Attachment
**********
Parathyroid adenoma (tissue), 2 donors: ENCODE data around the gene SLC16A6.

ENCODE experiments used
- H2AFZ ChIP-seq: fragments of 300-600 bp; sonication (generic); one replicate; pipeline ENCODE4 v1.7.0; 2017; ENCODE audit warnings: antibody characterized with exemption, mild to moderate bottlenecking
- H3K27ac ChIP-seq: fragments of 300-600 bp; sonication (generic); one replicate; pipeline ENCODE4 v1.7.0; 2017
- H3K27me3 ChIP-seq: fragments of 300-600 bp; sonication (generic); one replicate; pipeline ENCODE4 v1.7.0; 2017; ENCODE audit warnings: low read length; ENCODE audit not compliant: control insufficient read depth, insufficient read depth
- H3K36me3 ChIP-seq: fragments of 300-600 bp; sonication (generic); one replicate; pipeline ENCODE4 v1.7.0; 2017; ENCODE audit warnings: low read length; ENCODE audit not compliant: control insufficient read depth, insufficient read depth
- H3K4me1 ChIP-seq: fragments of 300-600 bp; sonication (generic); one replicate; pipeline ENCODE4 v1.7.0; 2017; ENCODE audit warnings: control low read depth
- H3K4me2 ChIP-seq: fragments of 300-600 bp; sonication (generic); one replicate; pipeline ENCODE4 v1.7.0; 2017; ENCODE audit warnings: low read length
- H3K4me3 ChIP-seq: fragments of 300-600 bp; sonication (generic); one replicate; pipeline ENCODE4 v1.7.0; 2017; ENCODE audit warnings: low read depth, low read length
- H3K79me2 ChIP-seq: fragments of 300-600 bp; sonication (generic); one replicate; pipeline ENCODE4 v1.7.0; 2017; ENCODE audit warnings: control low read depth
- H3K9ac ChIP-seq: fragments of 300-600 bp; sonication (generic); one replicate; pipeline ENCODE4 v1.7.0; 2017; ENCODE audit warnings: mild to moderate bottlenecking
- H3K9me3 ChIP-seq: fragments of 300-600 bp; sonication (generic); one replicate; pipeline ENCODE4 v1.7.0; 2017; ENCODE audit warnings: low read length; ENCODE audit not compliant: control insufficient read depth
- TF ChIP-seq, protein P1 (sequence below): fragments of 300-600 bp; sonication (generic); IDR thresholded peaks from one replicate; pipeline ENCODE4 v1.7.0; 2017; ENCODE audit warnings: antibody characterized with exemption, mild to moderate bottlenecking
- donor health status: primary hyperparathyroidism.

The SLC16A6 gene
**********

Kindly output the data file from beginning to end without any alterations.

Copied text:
Parathyroid adenoma (tissue), 2 donors: ENCODE data around the gene SLC16A6.

ENCODE experiments used
- H2AFZ ChIP-seq: fragments of 300-600 bp; sonication (generic); one replicate; pipeline ENCODE4 v1.7.0; 2017; ENCODE audit warnings: antibody characterized with exemption, mild to moderate bottlenecking
- H3K27ac ChIP-seq: fragments of 300-600 bp; sonication (generic); one replicate; pipeline ENCODE4 v1.7.0; 2017
- H3K27me3 ChIP-seq: fragments of 300-600 bp; sonication (generic); one replicate; pipeline ENCODE4 v1.7.0; 2017; ENCODE audit warnings: low read length; ENCODE audit not compliant: control insufficient read depth, insufficient read depth
- H3K36me3 ChIP-seq: fragments of 300-600 bp; sonication (generic); one replicate; pipeline ENCODE4 v1.7.0; 2017; ENCODE audit warnings: low read length; ENCODE audit not compliant: control insufficient read depth, insufficient read depth
- H3K4me1 ChIP-seq: fragments of 300-600 bp; sonication (generic); one replicate; pipeline ENCODE4 v1.7.0; 2017; ENCODE audit warnings: control low read depth
- H3K4me2 ChIP-seq: fragments of 300-600 bp; sonication (generic); one replicate; pipeline ENCODE4 v1.7.0; 2017; ENCODE audit warnings: low read length
- H3K4me3 ChIP-seq: fragments of 300-600 bp; sonication (generic); one replicate; pipeline ENCODE4 v1.7.0; 2017; ENCODE audit warnings: low read depth, low read length
- H3K79me2 ChIP-seq: fragments of 300-600 bp; sonication (generic); one replicate; pipeline ENCODE4 v1.7.0; 2017; ENCODE audit warnings: control low read depth
- H3K9ac ChIP-seq: fragments of 300-600 bp; sonication (generic); one replicate; pipeline ENCODE4 v1.7.0; 2017; ENCODE audit warnings: mild to moderate bottlenecking
- H3K9me3 ChIP-seq: fragments of 300-600 bp; sonication (generic); one replicate; pipeline ENCODE4 v1.7.0; 2017; ENCODE audit warnings: low read length; ENCODE audit not compliant: control insufficient read depth
- TF ChIP-seq, protein P1 (sequence below): fragments of 300-600 bp; sonication (generic); IDR thresholded peaks from one replicate; pipeline ENCODE4 v1.7.0; 2017; ENCODE audit warnings: antibody characterized with exemption, mild to moderate bottlenecking
- donor health status: primary hyperparathyroidism.

The SLC16A6 gene